The In­dian adapter in­dus­try is in dire need of gov­ern­ment sup­port

Lo­cal adapter man­u­fac­tur­ing com­pa­nies are col­lec­tively de­mand­ing more sup­port from the gov­ern­ment in or­der to man­u­fac­ture prod­ucts of global stan­dards. The poli­cies or duty struc­tures cur­rently in place do not fully elim­i­nate the dis­ad­van­tages of man­u­fact

Electronics Bazaar - - Contents - By Shruti Mishra

The In­dian adapter man­u­fac­tur­ing busi­ness is an amal­ga­ma­tion of many small and medium adapter mak­ers and a hand­ful of large man­u­fac­tur­ers. The credit for lo­cal man­u­fac­tur­ing of adapters goes to the ca­ble TV digi­ti­sa­tion drive and the in­creased us­age of mo­bile de­vices like lap­tops, smart­phones, etc. In spite of a large num­ber of lo­cal man­u­fac­tur­ers, the do­mes­tic adapter mar­ket is lag­ging far be­hind China, be­cause what started off as lo­cal man­u­fac­tur­ing is ac­tu­ally noth­ing more than just as­sem­bling parts and units im­ported from China, and mak­ing spare adapters rather than sup­ply­ing orig­i­nal prod­ucts to com­pa­nies in the first place.

Deven­dra Chauhan, tech­ni­cal and sales head, Shyam Elec­tron­ics and Mag­net­ics, whose com­pany clocks an an­nual turnover of ` 40-50 mil­lion sell­ing adapters, states that cur­rently, his firm is op­er­at­ing around 40 per cent be­low its pro­duc­tion ca­pac­ity. “The lack of or­ders is mainly be­cause we pro­duce spare parts and our adapter is not sold with the orig­i­nal prod­uct,” he ex­plains.

Of all the hin­drances that the adapter in­dus­try play­ers high­light, the most com­mon com­plaint is about the buy­ers’ ten­dency to buy low cost prod­ucts rather than fo­cus on qual­ity or global stan­dards. S.K. Mar­wah, di­rec­tor of Shiv Shakti Elec­tron­ics, a man­u­fac­turer of SMPS and power adapters, says that lo­cal man­u­fac­tur­ers are ca­pa­ble of pro­vid­ing qual­ity prod­ucts but do­ing so will raise their costs. He points out that in In­dia, the cus­tomer sets the price bar first. And man­u­fac­tur­ers have to pro­duce adapters within that price limit. “Here, peo­ple pre­fer to buy a low cost prod­uct; there­fore, we have to com­pro­mise on qual­ity,” he adds.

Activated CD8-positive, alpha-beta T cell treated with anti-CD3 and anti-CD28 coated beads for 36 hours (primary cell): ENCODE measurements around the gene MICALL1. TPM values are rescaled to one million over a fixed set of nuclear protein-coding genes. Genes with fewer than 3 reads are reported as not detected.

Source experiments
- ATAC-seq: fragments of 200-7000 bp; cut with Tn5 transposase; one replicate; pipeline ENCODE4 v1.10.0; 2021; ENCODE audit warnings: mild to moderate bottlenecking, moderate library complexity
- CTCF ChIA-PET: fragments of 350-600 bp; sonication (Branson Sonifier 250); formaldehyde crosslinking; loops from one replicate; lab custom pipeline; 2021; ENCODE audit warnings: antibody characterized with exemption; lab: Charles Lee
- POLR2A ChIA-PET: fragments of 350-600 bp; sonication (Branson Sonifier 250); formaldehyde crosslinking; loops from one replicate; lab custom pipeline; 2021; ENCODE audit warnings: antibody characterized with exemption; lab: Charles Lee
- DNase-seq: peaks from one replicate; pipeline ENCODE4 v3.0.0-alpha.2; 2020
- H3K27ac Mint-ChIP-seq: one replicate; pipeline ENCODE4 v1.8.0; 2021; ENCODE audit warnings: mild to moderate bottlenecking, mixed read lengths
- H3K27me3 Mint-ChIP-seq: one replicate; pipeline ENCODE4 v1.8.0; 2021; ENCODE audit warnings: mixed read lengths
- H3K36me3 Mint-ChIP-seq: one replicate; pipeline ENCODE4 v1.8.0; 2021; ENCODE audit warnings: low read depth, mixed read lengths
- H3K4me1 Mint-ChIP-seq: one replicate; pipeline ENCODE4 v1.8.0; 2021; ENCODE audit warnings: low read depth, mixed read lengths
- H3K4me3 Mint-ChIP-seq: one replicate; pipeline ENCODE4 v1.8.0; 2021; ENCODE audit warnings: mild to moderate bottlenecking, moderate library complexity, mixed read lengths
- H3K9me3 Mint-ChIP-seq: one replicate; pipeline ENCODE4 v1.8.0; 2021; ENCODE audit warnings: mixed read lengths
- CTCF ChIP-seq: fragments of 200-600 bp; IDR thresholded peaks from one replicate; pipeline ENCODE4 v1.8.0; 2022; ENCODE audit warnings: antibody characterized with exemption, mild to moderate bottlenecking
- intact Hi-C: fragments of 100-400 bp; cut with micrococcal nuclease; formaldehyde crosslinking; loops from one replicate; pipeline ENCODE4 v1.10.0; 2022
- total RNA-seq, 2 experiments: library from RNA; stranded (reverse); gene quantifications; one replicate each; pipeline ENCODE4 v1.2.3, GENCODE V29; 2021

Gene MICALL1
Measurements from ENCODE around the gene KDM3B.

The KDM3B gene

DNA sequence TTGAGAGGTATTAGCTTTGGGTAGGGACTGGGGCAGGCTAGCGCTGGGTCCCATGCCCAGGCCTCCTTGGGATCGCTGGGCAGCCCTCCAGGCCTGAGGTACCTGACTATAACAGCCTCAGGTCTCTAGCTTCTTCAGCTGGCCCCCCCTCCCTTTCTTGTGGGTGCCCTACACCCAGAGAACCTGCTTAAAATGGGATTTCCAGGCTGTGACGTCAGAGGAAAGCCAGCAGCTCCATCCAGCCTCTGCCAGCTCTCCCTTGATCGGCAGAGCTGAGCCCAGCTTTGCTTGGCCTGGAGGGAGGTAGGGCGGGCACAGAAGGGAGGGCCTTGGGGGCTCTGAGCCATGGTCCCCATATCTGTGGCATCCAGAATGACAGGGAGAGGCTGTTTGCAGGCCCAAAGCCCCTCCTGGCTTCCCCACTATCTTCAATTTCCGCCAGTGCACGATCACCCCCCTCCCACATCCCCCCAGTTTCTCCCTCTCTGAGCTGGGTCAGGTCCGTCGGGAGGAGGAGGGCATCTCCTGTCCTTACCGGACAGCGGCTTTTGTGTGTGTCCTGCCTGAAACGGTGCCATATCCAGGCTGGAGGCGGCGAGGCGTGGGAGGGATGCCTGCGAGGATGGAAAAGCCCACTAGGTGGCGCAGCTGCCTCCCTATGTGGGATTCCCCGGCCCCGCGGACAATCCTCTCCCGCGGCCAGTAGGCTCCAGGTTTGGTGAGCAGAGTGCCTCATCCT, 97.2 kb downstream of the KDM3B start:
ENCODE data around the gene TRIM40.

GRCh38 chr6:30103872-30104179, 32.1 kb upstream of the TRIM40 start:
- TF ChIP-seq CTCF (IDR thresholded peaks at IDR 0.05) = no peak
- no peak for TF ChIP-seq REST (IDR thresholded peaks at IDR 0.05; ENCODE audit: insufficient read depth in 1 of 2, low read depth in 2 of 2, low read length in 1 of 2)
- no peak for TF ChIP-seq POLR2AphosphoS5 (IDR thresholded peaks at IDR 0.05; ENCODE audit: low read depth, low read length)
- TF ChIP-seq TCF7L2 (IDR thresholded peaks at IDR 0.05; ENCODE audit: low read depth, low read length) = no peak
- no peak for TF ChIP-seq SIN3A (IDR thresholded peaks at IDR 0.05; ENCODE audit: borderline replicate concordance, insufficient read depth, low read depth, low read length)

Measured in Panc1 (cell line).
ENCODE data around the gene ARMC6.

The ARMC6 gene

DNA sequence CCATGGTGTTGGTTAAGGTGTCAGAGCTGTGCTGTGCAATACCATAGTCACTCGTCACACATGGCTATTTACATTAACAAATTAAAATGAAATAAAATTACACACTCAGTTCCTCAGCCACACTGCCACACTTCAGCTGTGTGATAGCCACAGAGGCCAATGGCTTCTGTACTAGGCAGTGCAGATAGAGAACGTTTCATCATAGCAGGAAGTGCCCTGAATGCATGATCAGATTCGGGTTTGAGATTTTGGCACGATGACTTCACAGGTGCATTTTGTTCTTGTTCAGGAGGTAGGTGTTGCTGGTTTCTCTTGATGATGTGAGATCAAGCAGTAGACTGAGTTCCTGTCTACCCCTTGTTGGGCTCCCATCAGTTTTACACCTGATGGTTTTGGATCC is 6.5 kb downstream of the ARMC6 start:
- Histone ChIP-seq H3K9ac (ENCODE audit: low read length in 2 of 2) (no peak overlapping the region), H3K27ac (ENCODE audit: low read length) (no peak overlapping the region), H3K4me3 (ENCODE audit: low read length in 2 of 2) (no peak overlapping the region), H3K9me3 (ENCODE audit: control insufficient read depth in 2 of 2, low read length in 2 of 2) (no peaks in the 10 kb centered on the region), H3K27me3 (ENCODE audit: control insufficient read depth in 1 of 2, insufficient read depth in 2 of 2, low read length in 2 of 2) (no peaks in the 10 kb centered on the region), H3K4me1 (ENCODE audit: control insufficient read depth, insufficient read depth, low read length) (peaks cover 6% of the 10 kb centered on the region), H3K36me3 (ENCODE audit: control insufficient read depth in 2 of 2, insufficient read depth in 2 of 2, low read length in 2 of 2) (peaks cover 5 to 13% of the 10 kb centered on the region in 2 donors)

How­ever, in or­der to pro­mote do­mes­tic man­u­fac­tur­ing ca­pac­i­ties and value ad­di­tion in the adapter busi­ness, the gov­ern­ment has taken two crucial steps. First, it is re­vis­ing the GST rates of the raw ma­te­ri­als that are used in mak­ing adapters and, sec­ond, it is im­pos­ing a 10 per cent cus­toms duty on im­ported adapters. To un­der­stand how suc­cess­ful these two poli­cies are in boost­ing lo­cal man­u­fac­tur­ing, we reached out to some do­mes­tic play­ers and asked them to share their opin­ions.

The re­vised GST rates

Be­fore the im­ple­men­ta­tion of GST, adapter mak­ers were pay­ing 12.5 per cent VAT in ad­di­tion to the ex­cise duty. After the GST roll­out, adapters were placed in the 18 per cent tax slab. Con­fu­sion arose when com­po­nents like PCBs, which are used in man­u­fac­tur­ing adapters, were also kept at the same high tax slab. See­ing the in­dus­try in tur­moil, the gov­ern­ment acted fast and soon slashed GST on com­po­nents that are in­puts for fi­nal prod­ucts. So com­po­nents like PCBs have been shifted from the 18 per cent tax bracket to the 12 per cent one. For the ma­jor­ity of adapter man­u­fac­tur­ers, this came as a big re­lief; how­ever, there is still a sec­tion of the in­dus­try that feels that the taxes should be re­duced even fur­ther.